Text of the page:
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McGill University challenged over its “Redmen” sports teams

BY Patrick Quinn Nov 9, 2018

McGill University is facing growing pressure to change the Redmen name of its male varsity sports teams, which has been used for nearly a century. While the precise origin of the nickname is uncertain, McGill historians believe it originated in the 1920s as a reference to the school’s red-and-white jersey colours and possibly the Scottish heritage of its founder.

However, the name’s racist connotations have been frequently evoked over the years, including periods when athletic teams were called the Indians and the Squaws. As recently as the early 1990s, the teams’ official logo and mascot was a stereotypical Indigenous “chief” profile.

“I found that the name was unacceptable as soon as I got to campus,” Tomas Jirousek told the Nation. The third-year student and rowing team member is from the Kainai First Nation in southern Alberta and grew up in Whitehorse, Yukon.

Executive Director of the Native Women’s Shelter of Montreal, Nakuset at the “Change the Name” rally

“As I started looking into more of the history of the Redmen name, going through old McGill yearbooks and reading comments such as ‘Redmen on the warpath’, ‘Indians scalped’, these types of things made me acutely aware of the problematic history.”

Instead of leaving the rowing team or transferring to another institution, Jirousek has chosen to organize a protest over the continuing use of the Redmen name. In doing so, he hopes that future Indigenous students don’t face a similar internal struggle of reconciling their cultural pride with studying at Canada’s most prestigious school.

“If it makes me question my identity and my place here at McGill, I can guarantee it’s happened to other Indigenous students.”

— Tomas Jirousek

“I didn’t think it was fair that I, with my ability to speak to the issues both as an athlete and Indigenous student and being heavily involved in the politics at the university, ignore the problem,” said Jirousek who, among other roles, is Students’ Society of McGill University (SSMU) Indigenous Affairs Commissioner.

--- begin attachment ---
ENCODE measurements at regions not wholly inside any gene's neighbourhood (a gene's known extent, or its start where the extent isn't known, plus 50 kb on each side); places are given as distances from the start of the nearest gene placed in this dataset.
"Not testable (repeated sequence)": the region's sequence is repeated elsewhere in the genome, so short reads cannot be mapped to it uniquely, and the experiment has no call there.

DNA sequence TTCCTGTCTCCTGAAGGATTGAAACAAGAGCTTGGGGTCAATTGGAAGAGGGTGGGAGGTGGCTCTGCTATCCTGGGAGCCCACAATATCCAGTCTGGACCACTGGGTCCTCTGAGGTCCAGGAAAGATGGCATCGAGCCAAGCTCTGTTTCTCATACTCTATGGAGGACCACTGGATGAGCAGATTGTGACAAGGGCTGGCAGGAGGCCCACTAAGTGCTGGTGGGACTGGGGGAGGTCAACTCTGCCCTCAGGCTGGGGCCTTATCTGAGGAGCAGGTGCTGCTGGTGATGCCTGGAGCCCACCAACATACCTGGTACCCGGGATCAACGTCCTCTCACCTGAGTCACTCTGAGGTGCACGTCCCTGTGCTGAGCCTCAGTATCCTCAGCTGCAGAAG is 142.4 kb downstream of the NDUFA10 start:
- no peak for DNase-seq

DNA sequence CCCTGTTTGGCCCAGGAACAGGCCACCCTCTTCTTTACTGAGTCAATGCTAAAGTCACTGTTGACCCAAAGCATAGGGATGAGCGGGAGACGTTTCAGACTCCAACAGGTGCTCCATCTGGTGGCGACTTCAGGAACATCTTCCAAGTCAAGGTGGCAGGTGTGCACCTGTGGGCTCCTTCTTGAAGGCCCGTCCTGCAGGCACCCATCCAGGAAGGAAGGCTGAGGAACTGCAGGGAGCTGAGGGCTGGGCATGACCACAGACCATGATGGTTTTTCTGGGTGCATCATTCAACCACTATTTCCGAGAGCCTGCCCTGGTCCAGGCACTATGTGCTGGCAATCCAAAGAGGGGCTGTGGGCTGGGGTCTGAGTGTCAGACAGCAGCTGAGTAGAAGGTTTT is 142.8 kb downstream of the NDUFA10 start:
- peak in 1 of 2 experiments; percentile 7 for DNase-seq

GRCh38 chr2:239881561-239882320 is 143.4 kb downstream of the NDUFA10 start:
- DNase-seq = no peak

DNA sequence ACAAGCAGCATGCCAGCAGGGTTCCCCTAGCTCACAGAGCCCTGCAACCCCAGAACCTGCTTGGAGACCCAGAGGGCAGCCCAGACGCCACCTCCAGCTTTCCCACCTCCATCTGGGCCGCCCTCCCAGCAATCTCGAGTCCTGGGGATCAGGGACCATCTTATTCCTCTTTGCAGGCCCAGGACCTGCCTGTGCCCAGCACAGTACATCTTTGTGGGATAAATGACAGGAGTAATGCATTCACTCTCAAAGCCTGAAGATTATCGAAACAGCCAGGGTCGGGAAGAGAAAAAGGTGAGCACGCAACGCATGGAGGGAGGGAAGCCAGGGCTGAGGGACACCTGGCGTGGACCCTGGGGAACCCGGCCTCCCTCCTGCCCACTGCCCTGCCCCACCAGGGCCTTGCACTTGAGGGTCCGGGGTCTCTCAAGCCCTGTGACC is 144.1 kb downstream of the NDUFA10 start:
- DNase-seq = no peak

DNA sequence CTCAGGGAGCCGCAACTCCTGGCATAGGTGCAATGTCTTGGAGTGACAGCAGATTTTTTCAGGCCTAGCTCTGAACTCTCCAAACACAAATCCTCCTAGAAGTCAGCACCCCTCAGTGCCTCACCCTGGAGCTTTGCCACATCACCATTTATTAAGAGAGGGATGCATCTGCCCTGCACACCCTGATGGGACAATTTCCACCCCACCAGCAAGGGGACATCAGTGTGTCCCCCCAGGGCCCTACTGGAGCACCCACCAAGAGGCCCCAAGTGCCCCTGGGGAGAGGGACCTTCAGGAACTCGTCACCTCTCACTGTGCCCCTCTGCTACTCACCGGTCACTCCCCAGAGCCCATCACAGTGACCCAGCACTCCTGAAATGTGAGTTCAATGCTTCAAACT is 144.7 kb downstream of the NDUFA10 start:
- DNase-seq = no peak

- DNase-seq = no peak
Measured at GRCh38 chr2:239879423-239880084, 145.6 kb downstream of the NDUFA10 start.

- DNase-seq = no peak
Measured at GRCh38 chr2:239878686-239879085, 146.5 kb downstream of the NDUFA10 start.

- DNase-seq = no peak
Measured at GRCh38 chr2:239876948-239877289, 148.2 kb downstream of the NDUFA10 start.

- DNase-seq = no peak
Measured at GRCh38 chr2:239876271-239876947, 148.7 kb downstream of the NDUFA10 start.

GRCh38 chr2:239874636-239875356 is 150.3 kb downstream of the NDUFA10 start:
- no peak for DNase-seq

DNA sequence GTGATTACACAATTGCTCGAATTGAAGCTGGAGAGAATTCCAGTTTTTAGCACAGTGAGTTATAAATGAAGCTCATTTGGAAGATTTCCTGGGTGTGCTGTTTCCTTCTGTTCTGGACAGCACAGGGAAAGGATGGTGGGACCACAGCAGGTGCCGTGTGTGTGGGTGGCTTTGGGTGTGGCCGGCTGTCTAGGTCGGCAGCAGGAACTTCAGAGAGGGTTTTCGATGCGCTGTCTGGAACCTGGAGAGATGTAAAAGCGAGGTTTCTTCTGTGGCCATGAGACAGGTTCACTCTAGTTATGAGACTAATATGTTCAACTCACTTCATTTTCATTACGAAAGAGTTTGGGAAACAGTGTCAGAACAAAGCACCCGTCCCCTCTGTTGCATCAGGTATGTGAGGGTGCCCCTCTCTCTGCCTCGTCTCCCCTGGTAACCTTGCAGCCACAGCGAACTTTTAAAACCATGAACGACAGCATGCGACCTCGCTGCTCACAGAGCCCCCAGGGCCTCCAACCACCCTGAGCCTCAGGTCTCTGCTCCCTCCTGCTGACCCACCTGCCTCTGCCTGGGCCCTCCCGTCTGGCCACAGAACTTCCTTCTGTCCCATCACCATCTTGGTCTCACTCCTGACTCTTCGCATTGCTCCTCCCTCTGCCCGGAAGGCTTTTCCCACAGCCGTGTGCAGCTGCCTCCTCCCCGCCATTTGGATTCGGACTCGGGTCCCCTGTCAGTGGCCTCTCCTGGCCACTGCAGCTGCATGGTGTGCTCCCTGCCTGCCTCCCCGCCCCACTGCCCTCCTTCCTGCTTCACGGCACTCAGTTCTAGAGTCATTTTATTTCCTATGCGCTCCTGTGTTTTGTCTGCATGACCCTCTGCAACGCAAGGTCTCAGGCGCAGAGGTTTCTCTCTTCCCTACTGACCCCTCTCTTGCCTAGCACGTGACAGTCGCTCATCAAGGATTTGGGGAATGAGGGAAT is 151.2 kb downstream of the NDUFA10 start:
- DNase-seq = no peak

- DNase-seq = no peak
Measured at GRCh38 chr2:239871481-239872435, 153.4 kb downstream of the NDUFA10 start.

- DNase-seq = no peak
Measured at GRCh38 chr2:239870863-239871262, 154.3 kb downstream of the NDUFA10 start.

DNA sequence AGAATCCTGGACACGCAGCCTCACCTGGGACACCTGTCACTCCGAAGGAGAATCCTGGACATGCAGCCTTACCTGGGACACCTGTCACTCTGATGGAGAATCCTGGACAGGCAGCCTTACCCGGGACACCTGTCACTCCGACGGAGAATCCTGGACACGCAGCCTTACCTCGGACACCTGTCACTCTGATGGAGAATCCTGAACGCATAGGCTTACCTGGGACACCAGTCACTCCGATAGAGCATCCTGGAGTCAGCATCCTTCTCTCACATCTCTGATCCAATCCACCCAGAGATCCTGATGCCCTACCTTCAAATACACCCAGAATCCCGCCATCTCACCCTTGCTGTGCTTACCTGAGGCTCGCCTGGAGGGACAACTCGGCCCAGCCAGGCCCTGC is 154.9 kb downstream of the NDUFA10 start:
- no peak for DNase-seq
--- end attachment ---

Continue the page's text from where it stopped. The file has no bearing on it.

Ned Blackhawk, now a professor at Yale University, recalls confronting this problem as a McGill student in the early 1990s. While he faced discomfort every day practicing for the track team under the visage of an “angry Indian” at the stadium, he wasn’t moved to act until the 1990 Oka Crisis.

After publishing an op-ed in the McGill Daily and orchestrating political campaigns alongside fellow students, the offensive mascot was finally abolished. Blackhawk is also credited as being an early advocate for creating an Indigenous Studies program, which was finally launched at McGill in 2015.

“We did try to get the name taken away and were hoping to get some gender-neutral language established for both the men’s and women’s teams,” Blackhawk told the Nation by email. In an essay about confronting Indigenous imagery, he had previously written that, “Such simplified stereotypes reduce Native peoples’ painful and resilient pasts to caricature and mask the legacies of colonialism and its aftermath in North American history.”

For an institution that positions itself as inclusive, McGill’s much work remains for the school’s decolonization efforts. A man who allegedly owned Indigenous slaves founded the university on unceded Haudenosaunee land. Some recent Indigenous students have reported feeling isolated and unwelcome. Jirousek remembers numerous Elders and friends warning him to avoid McGill because of its history and interactions with Indigenous people.